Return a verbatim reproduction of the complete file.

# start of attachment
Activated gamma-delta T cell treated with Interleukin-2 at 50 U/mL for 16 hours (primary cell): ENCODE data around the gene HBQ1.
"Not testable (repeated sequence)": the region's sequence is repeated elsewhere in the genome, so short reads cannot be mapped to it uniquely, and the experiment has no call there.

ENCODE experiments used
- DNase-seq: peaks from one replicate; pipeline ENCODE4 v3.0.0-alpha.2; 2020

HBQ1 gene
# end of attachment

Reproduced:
Activated gamma-delta T cell treated with Interleukin-2 at 50 U/mL for 16 hours (primary cell): ENCODE data around the gene HBQ1.
"Not testable (repeated sequence)": the region's sequence is repeated elsewhere in the genome, so short reads cannot be mapped to it uniquely, and the experiment has no call there.

ENCODE experiments used
- DNase-seq: peaks from one replicate; pipeline ENCODE4 v3.0.0-alpha.2; 2020

HBQ1 gene